Ten of us went out yesterday morning in search of ducks at the Dulles Wetlands. As it turned out (in the 20 degree chill) the water was frozen so except for a lone goose that is likely recovering from a wound, the ducks had departed to open waters. We had a wonderful walk nonetheless since there was no wind and Phil Daley and Paul Miller led us through the trails. The ice crystals on the grasses made for such a beautiful landscape. We watched a flock of Yellow-Rumped Warblers gobble up Poison Ivy berries, had great views of bluebirds foraging through the sumac and inspected the work of the beaver which has been busy bringing down a few trees. Phil also pointed out small burrows where you could see that the breath of the animals down below had risen and crystallized around the entry. Pretty neat. After our walk at the wetlands, we headed over to Beaverdam Reservoir and found our ducks. As we stood there, a flock of Common Mergansers flew right past us – it was great to see them up close in flight.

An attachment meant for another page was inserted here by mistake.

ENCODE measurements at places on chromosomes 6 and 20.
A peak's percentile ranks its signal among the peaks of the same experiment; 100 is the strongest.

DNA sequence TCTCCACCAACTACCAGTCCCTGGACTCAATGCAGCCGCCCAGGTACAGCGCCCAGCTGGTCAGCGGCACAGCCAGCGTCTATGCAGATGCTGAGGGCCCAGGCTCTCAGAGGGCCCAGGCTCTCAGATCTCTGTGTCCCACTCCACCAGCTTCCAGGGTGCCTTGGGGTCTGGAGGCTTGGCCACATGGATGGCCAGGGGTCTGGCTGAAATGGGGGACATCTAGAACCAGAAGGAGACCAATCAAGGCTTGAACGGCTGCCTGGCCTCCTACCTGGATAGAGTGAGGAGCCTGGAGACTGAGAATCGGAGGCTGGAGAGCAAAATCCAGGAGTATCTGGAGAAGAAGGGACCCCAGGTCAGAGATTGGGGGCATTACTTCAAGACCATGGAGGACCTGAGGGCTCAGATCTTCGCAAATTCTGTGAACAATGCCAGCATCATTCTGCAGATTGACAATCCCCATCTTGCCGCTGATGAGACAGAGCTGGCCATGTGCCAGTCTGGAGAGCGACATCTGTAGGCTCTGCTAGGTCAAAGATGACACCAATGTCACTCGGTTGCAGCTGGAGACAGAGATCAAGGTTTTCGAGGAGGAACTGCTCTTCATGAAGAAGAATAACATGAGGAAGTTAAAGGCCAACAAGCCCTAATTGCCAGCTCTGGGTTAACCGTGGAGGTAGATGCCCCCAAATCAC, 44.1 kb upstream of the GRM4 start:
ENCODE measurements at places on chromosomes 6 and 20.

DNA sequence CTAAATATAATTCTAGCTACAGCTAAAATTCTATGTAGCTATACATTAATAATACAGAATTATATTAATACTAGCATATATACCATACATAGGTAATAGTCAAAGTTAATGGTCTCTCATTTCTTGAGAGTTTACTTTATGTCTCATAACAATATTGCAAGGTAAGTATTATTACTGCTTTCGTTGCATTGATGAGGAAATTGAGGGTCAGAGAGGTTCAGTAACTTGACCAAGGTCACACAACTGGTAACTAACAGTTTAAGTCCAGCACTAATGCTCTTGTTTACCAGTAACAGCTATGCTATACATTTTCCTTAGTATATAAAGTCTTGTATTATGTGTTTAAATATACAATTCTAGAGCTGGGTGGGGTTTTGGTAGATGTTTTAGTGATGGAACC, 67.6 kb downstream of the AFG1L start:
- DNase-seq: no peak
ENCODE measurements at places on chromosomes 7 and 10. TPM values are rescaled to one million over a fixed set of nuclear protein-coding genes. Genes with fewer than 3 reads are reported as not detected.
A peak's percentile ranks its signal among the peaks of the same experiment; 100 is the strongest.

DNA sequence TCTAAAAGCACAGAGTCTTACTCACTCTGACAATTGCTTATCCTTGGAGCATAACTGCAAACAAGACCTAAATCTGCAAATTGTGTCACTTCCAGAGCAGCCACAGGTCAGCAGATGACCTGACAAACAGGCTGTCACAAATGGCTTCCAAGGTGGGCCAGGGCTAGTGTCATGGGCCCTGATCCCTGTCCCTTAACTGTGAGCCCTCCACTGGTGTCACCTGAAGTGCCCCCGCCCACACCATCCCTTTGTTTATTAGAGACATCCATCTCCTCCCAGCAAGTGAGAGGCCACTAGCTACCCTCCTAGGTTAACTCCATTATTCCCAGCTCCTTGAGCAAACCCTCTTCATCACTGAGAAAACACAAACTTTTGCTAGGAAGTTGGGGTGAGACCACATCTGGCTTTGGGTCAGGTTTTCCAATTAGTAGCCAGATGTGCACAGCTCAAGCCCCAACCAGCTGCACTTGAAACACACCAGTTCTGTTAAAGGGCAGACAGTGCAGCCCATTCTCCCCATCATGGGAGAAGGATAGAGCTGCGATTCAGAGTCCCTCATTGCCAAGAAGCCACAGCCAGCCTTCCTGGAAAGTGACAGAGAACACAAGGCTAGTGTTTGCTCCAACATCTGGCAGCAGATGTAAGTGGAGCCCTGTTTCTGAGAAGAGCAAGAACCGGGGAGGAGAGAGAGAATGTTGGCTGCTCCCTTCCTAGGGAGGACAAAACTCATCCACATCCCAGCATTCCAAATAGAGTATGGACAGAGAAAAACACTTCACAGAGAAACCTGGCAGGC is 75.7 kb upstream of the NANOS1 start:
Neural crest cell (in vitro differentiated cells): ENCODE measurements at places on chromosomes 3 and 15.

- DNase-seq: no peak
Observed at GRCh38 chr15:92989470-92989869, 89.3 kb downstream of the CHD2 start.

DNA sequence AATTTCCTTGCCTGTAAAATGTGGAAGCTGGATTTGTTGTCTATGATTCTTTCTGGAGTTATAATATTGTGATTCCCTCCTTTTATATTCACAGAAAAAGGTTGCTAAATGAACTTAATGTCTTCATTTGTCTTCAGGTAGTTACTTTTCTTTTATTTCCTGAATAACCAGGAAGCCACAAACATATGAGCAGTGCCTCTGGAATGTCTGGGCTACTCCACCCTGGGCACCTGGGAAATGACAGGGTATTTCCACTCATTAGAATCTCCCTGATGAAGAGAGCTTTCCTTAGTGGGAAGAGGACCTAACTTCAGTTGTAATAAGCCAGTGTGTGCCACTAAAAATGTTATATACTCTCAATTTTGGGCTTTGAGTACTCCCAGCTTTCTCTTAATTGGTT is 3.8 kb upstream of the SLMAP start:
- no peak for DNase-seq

Here’s a list of what we saw at the two locations (many thanks to Martha Vandervoort for keeping our list and posting to eBird)! In all, we had 26 species of birds at the Dulles Wetlands and 10 species at the reservoir.
Dulles Wetlands: Canada Goose, Mallard (flew by), Green-winged Teal (several flew by), Bald Eagle, Red-shouldered Hawk, Red-tailed Hawk, Belted Kingfisher, Downy Woodpecker, Northern Flicker, Blue Jay, American Crow, Carolina Chickadee, Tufted Titmouse, Brown Creeper, Carolina Wren, Eastern Bluebird, Northern Mockingbird, Yellow-rumped Warbler, Fox Sparrow, Song Sparrow, White-throated Sparrow, Dark-eyed Junco, Northern Cardinal, Red-winged Blackbird (may have been common grackles), House Finch, American Goldfinch
Beaverdam Reservoir: Mallard, Green-winged Teal, Lesser Scaup, Hooded Merganser, Common Merganser, Great Blue Heron, Turkey Vulture, Bald Eagle, Ring-billed Gull, American Crow